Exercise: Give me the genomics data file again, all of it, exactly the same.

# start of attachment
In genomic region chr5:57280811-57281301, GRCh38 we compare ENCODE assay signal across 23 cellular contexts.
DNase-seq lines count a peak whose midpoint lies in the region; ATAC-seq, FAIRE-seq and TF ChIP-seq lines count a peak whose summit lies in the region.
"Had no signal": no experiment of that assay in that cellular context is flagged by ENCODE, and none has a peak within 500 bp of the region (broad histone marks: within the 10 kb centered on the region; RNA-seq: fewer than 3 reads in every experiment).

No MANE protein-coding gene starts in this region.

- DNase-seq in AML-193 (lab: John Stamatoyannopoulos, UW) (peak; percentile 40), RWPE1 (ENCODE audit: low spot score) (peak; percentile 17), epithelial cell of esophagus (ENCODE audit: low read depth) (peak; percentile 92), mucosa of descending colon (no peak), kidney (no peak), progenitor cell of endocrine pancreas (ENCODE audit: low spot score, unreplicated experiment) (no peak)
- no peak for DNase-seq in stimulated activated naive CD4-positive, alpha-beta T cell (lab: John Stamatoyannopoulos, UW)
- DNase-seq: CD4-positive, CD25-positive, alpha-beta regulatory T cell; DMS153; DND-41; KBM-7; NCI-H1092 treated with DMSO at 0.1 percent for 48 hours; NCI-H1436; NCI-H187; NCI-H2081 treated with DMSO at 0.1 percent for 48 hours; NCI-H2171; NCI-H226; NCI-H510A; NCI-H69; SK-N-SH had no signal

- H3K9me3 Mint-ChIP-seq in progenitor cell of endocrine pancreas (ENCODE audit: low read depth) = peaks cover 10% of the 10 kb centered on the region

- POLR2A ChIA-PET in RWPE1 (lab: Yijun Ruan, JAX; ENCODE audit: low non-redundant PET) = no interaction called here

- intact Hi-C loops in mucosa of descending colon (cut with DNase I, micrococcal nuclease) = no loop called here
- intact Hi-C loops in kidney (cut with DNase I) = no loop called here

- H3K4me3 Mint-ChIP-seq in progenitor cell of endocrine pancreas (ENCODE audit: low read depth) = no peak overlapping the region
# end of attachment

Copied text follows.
In genomic region chr5:57280811-57281301, GRCh38 we compare ENCODE assay signal across 23 cellular contexts.
DNase-seq lines count a peak whose midpoint lies in the region; ATAC-seq, FAIRE-seq and TF ChIP-seq lines count a peak whose summit lies in the region.
"Had no signal": no experiment of that assay in that cellular context is flagged by ENCODE, and none has a peak within 500 bp of the region (broad histone marks: within the 10 kb centered on the region; RNA-seq: fewer than 3 reads in every experiment).

No MANE protein-coding gene starts in this region.

- DNase-seq in AML-193 (lab: John Stamatoyannopoulos, UW) (peak; percentile 40), RWPE1 (ENCODE audit: low spot score) (peak; percentile 17), epithelial cell of esophagus (ENCODE audit: low read depth) (peak; percentile 92), mucosa of descending colon (no peak), kidney (no peak), progenitor cell of endocrine pancreas (ENCODE audit: low spot score, unreplicated experiment) (no peak)
- no peak for DNase-seq in stimulated activated naive CD4-positive, alpha-beta T cell (lab: John Stamatoyannopoulos, UW)
- DNase-seq: CD4-positive, CD25-positive, alpha-beta regulatory T cell; DMS153; DND-41; KBM-7; NCI-H1092 treated with DMSO at 0.1 percent for 48 hours; NCI-H1436; NCI-H187; NCI-H2081 treated with DMSO at 0.1 percent for 48 hours; NCI-H2171; NCI-H226; NCI-H510A; NCI-H69; SK-N-SH had no signal

- H3K9me3 Mint-ChIP-seq in progenitor cell of endocrine pancreas (ENCODE audit: low read depth) = peaks cover 10% of the 10 kb centered on the region

- POLR2A ChIA-PET in RWPE1 (lab: Yijun Ruan, JAX; ENCODE audit: low non-redundant PET) = no interaction called here

- intact Hi-C loops in mucosa of descending colon (cut with DNase I, micrococcal nuclease) = no loop called here
- intact Hi-C loops in kidney (cut with DNase I) = no loop called here

- H3K4me3 Mint-ChIP-seq in progenitor cell of endocrine pancreas (ENCODE audit: low read depth) = no peak overlapping the region